West Virginia sued for abortion pill restrictions

Published: Jan. 25, 2023 at 1:47 PM EST
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BRIDGEPORT, W.Va (WDTV) - A lawsuit against West Virginia was filed on Wednesday challenging abortion pill restrictions.

The lawsuit alleges the state abortion ban passed following Roe v. Wade being overturned and other restrictions on medication violate the Supremacy Clause and the Commerce Clause of the U.S. Constitution, according to a release from GenBioPro, the pharmaceutical company that filed the lawsuit with a North Carolina physician.

“Congress subjected [mifepristone] to a substantial and detailed federal regulatory program with which West Virginia law interferes. That state law must give way to the comprehensive federal regime Congress enacted and the Food and Drug Administration implemented,” the Complaint states.

The Complaint further alleges West Virginia’s ban and restrictions “impermissibly restrict patients’ access to mifepristone and GenBioPro’s opportunity and ability to market, promote, and sell the medication in the State.”

Mifepristone is a generic drug approved by the U.S. Food and Drug Administration in 2019 as part of a two-drug regimen for the termination of early pregnancy, the release says.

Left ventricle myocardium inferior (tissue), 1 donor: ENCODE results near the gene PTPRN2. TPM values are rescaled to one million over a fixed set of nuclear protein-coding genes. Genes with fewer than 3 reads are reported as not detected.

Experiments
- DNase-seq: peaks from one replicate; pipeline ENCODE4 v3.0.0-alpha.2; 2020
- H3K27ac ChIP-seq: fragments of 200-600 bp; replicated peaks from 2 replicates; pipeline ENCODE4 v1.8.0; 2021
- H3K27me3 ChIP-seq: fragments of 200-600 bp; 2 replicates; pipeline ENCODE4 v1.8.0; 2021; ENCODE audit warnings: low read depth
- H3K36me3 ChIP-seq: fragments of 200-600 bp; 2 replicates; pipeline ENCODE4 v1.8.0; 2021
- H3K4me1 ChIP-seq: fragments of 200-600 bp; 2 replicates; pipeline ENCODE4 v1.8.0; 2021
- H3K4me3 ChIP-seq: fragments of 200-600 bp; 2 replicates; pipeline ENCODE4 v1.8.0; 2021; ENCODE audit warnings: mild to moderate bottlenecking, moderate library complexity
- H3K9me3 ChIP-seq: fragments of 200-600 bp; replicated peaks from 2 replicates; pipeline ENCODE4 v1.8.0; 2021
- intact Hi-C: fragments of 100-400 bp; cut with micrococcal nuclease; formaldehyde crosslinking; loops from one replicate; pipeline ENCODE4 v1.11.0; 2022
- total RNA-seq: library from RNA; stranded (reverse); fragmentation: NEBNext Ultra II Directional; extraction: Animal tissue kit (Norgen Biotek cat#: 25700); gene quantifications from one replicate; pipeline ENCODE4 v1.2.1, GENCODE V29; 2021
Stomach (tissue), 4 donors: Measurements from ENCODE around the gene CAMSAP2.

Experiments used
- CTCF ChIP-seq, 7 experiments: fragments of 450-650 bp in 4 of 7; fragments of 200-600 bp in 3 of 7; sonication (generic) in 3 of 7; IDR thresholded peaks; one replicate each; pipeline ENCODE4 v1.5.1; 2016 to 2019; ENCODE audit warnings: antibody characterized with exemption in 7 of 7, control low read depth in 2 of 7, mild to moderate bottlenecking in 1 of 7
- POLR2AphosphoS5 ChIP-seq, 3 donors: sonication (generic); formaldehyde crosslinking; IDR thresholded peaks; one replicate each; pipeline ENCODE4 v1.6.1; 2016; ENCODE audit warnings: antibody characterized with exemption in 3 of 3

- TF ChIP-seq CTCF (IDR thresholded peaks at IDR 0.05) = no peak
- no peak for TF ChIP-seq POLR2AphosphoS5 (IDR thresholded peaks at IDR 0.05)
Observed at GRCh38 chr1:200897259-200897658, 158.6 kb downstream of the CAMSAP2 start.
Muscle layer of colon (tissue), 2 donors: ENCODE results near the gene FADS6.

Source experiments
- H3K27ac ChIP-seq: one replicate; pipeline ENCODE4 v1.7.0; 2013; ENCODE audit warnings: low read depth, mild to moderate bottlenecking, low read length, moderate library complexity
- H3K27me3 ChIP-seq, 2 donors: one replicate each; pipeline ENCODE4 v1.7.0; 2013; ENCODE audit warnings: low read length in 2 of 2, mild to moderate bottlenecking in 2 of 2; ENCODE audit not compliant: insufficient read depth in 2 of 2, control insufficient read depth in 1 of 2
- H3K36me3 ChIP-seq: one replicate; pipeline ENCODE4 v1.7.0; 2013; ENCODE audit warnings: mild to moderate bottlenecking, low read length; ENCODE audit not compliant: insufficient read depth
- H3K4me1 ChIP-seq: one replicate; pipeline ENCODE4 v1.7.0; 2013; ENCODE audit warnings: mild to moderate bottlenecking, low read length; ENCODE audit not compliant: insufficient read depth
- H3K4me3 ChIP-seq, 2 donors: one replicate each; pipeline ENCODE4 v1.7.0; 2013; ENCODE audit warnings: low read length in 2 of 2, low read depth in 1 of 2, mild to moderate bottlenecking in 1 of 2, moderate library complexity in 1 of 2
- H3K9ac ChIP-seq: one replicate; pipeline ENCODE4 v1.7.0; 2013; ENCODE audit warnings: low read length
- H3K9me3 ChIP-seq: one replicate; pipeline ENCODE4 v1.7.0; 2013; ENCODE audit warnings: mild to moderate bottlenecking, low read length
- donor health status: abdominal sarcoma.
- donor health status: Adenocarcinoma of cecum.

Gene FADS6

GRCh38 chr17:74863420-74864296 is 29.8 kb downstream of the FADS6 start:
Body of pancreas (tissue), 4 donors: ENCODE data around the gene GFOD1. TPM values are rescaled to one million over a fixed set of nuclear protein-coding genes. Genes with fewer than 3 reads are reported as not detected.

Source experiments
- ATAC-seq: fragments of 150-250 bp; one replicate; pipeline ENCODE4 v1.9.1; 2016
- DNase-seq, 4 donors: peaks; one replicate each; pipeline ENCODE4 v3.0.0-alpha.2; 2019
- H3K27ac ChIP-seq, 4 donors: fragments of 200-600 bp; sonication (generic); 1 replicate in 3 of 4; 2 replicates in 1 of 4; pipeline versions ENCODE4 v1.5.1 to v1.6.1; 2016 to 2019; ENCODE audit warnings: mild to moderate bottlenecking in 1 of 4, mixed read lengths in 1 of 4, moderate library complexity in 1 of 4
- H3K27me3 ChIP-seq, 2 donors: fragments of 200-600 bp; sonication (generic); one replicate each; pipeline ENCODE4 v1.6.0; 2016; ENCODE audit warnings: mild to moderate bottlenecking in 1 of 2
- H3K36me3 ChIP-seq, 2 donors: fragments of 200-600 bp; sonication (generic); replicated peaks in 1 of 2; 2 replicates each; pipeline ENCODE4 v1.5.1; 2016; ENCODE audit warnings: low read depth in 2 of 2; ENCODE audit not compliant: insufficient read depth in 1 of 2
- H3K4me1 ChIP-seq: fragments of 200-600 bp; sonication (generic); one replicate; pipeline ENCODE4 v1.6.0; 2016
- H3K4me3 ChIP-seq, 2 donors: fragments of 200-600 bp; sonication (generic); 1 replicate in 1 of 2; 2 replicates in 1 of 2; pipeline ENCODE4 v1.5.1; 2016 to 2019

“GenBioPro was founded out of a deep conviction that all people, regardless of income level, race, sex, or geography are entitled to the benefits of evidence-based medicine and state-of-the-art medication,” said GenBioPro CEO Evan Masingill. “We have sought to make mifepristone more accessible through commercializing the first FDA-approved generic version of the medication. And, consistent with our commitment, we are challenging laws in the state of West Virginia that in effect ban mifepristone, a drug that is safe and effective and which Congress and FDA have subjected to a specific regulatory regime.”

After Roe v. Wade was overturned, West Virginia imposed limits on how physicians can prescribe and dispense abortion medications.

“West Virginia cannot override the FDA’s safety and efficacy determinations, nor can it disrupt the national market for this medication,” David Frederick, an attorney representing GenBioPro, said in a statement.

In the lawsuit, GenBioPro argues that state laws interfere with drug regulations crafted by the FDA, which has sole authority over the approval and labeling of all U.S. drugs.

West Virginia’s law outlaws most abortions, with some exceptions for rape and incest victims and in cases of life-threatening medical emergencies and nonviable pregnancies.

West Virginia Attorney General Patrick Morrisey said he is prepared to defend the new state abortion law to the fullest.

“We are prepared to defend West Virginia’s new abortion law to the fullest. While it may not sit well with manufacturers of abortion drugs, the U.S. Supreme Court has made it clear that regulating abortion is a state issue,” Morrisey said. “I will stand strong for the life of the unborn and will not relent in our defense of this clearly constitutional law.”